Tuesday, July 26, 2016

You Got WHAT for Your 18th Birthday?

Eighteen is a big year. It's the year you can vote, buy scratch tickets and tobacco, and it's the year that most students, like myself, graduate from high school. I was lucky enough to receive a car for my 16th birthday, so it really seemed like the sky was the limit when it came to what I was getting for my 18th birthday and graduating high school. And personally, I felt like I deserved a lot because I was graduating top 10 in my class and was student council president. But my dreams all came crashing down on September 9, 2011 when I opened the envelope to see what my parents decided to give me, an estate plan. 

After spending the past three summers and the majority of my professional life learning the ins and outs of estate planning I now understand the gift that my parents gave me was huge, but at the time, not so much, and five years later (eeek, I'll be 23 in September), I think that every 18 year old should get an estate plan for their birthday. Read on to find out why. 

Me on my 18th birthday, because nothing says 18 like a Barbie cake

Although when I turned 18, my parents were still supporting me; I was still living in their house, they were about to start my tuition payments for the college I would begin attending next fall, and they still claimed me as a dependent on their tax return, I was legally considered an adult. For one, this meant that even though I was still on their health care plan, they would no longer able to access my medical records or speak to my doctors on my behalf. And although I consider myself a highly independent person, this scared me. If I still needed my mom to hold my hand when I got a shot, how was I expected to make all my own health care decisions? In signing a Health Care Proxy and Patient Authorization, it gave my parents the ability to make doctors appointments and talk to my doctor for me when I didn't quite understand what was going on. All I had to do was provide my doctor's office with a copy of the document, and my parents would have access.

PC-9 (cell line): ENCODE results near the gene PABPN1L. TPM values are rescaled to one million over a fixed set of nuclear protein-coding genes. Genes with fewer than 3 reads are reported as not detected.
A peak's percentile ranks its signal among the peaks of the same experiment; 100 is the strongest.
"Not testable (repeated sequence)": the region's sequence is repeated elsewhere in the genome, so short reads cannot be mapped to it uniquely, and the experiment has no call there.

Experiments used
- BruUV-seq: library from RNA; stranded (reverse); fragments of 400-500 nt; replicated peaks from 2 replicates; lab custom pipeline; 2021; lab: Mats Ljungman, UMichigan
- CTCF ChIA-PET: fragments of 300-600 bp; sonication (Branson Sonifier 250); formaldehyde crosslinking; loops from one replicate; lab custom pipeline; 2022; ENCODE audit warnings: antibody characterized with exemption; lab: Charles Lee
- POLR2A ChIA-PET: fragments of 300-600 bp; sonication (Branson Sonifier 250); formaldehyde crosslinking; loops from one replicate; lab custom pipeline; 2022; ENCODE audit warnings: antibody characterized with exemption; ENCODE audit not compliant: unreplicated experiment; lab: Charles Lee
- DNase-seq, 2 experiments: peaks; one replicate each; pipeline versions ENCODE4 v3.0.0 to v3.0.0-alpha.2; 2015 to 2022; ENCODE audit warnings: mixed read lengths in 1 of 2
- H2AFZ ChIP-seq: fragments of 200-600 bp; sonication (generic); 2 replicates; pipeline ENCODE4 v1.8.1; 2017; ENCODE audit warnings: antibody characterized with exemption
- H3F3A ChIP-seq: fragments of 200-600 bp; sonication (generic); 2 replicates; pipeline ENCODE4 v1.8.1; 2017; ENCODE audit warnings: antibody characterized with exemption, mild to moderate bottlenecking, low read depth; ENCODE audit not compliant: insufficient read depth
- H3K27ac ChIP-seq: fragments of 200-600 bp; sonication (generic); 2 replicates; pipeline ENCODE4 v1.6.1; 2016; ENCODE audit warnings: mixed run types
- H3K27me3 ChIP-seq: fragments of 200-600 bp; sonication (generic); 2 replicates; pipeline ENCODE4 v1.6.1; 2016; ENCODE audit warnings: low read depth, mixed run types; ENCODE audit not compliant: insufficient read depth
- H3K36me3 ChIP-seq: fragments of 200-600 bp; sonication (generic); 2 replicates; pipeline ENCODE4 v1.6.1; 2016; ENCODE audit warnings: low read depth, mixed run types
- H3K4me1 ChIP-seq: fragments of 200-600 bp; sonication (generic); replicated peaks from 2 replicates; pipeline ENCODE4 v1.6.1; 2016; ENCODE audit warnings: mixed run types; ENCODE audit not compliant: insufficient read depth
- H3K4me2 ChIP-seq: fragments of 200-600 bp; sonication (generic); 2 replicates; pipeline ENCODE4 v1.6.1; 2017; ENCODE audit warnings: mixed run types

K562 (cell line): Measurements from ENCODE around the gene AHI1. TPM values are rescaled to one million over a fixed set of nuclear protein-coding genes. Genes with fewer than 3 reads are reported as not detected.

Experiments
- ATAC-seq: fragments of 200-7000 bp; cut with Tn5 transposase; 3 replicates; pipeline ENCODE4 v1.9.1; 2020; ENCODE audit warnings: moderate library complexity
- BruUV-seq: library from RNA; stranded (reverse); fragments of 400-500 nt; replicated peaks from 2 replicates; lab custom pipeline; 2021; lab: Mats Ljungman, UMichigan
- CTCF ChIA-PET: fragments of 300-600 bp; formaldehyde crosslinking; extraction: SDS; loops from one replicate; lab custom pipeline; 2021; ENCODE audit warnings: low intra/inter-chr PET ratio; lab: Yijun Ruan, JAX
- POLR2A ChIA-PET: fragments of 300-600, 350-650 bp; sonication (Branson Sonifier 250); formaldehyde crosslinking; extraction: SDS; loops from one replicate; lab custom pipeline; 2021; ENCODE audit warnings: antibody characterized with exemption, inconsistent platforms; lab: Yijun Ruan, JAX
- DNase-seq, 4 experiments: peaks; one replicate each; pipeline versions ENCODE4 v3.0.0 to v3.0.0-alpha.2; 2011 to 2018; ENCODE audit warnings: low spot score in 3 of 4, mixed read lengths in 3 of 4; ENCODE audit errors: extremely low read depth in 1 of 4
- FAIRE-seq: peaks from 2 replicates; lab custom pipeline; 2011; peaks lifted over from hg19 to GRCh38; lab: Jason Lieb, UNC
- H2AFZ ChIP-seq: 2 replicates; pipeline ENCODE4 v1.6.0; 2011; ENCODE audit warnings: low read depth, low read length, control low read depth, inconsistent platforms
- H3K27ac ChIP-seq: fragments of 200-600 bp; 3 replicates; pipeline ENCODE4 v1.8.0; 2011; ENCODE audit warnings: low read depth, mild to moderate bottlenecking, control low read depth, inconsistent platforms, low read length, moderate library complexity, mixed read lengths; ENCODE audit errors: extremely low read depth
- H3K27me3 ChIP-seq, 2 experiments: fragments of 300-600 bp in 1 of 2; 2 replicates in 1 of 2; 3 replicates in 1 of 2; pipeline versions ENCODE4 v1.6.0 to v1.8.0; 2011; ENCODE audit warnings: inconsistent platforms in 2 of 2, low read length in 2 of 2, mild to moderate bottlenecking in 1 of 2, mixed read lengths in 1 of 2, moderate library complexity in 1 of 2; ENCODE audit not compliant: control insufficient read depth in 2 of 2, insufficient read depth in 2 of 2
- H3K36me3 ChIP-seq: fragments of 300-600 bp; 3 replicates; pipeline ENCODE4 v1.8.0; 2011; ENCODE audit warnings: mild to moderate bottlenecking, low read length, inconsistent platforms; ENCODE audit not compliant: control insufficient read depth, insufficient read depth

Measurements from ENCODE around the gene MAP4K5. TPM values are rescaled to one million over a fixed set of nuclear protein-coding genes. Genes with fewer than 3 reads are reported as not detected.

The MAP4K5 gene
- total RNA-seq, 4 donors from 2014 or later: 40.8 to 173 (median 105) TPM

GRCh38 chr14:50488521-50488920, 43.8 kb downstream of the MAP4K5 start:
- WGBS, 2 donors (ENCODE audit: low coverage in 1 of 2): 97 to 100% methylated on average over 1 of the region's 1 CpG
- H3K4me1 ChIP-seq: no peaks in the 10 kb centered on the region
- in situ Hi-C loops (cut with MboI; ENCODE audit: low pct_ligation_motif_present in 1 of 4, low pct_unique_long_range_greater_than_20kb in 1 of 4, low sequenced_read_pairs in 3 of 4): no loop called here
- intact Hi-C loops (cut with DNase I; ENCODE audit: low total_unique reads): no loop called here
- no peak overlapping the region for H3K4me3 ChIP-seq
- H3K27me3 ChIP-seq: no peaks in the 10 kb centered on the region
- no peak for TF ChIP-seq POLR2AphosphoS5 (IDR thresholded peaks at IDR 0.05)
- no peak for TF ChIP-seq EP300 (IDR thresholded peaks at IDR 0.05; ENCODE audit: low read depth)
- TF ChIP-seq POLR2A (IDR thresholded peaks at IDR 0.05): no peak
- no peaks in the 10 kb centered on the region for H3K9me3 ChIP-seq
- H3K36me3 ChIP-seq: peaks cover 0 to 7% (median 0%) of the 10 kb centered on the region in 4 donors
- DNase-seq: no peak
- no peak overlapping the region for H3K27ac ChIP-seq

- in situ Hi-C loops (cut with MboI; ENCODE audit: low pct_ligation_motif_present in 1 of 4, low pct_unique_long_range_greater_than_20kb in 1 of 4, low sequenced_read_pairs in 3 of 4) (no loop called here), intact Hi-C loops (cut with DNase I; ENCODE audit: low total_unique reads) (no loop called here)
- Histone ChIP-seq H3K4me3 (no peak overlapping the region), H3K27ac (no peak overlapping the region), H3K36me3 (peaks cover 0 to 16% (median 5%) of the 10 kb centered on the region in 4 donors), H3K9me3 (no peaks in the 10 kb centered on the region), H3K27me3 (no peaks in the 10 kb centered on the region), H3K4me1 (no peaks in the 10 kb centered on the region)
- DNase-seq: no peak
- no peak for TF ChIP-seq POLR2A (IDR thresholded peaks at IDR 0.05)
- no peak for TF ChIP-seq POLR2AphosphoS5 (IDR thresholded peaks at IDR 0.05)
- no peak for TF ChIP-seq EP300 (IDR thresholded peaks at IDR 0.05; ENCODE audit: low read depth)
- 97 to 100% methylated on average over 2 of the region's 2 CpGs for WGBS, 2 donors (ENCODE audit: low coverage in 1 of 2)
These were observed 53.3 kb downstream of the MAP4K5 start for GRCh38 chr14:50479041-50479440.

This may seem scary to some teens who don't want their parents to have access to knowledge like the results of their STD tests or if they take birth control, but signing this document was well worth it to me. When I was a freshman at UMass Amherst, I went out one night with a splitting pain in my side. Normally, I could dance it off with my sorority sisters, but not this time. I was awake all night with a splitting pain in my side and my room felt like it was a million degrees even though it was early spring. The next morning my roommate took my to the ER, and sure enough, I had an appendicitis. Before my mom could make it out to Amherst, I was taken in to surgery, but I knew that when my mom got there, even if I was still in surgery or under anesthesia, she could talk to the doctor and find out about my condition because of my health care proxy. 

In line with the health Care Proxy and Patient Authorization, I also signed a Living Will, which, in basic terms, gave my parents permission to "pull the plug" should I become incapacitated with no hope of ever coming back. I hope and pray that my parents never have to use this document, but it is one that it extremely important to me because I do not want to be kept alive by extraordinary measures, and I want to be able to die with dignity. Alternatively, a Living Will can also dictate that a person wants every extraordinary measure taken should they become incapacitated, but that is up to whose ever Living Will it is! With accidents being the leading cause of death for 18-25-year-olds (Jacobs, 2015), this can be an extremely important document for this age group to have.

Another important document that I signed when I was 18 was a Durable Power of Attorney. This document appointed my mom to be my Attorney-In-Fact, which gave her the ability to act on my behalf legally in financial matters. Again, this may be scary to some 18-year-olds because it gives your Attorney-In-Fact access to your otherwise confidential college grades, but it can also be extremely useful.